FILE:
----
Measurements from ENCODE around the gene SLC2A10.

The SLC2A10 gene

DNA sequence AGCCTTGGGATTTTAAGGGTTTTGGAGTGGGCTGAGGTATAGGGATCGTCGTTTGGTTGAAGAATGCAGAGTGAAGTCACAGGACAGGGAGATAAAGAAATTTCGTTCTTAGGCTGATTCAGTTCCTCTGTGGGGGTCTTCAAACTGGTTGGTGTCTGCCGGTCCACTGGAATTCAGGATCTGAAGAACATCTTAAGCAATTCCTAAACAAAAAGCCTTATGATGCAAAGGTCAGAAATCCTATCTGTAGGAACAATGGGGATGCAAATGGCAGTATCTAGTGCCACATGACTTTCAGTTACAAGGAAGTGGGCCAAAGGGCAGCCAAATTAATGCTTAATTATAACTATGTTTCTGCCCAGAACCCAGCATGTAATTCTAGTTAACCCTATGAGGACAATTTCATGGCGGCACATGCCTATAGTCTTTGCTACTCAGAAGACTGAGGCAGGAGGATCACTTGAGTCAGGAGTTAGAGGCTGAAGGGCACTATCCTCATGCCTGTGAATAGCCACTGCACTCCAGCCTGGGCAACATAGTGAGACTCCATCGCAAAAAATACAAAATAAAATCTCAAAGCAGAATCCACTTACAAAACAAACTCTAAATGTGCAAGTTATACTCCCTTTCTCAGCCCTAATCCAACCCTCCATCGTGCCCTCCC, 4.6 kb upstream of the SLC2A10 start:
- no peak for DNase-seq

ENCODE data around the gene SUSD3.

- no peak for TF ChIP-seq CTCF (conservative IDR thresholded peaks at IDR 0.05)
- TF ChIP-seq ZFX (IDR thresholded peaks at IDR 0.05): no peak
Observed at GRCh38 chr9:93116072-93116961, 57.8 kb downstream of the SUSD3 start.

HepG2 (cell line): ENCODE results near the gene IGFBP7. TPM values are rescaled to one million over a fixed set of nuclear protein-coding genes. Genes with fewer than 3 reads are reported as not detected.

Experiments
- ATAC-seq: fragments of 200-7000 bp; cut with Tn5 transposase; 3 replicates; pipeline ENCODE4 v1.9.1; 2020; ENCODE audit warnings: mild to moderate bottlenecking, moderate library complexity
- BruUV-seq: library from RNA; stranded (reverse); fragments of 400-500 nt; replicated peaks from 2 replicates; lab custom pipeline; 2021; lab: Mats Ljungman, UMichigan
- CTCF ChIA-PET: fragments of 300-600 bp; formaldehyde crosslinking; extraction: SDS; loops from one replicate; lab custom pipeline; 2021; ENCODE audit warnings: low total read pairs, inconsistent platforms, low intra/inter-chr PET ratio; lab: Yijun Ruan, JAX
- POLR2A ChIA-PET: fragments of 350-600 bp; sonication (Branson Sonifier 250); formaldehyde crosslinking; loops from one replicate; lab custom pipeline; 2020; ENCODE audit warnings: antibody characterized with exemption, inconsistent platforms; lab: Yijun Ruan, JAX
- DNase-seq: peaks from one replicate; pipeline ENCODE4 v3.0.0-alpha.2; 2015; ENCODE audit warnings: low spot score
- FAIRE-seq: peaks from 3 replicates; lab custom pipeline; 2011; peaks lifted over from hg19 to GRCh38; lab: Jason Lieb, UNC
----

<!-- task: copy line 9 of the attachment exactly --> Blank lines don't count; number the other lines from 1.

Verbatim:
HepG2 (cell line): ENCODE results near the gene IGFBP7. TPM values are rescaled to one million over a fixed set of nuclear protein-coding genes. Genes with fewer than 3 reads are reported as not detected.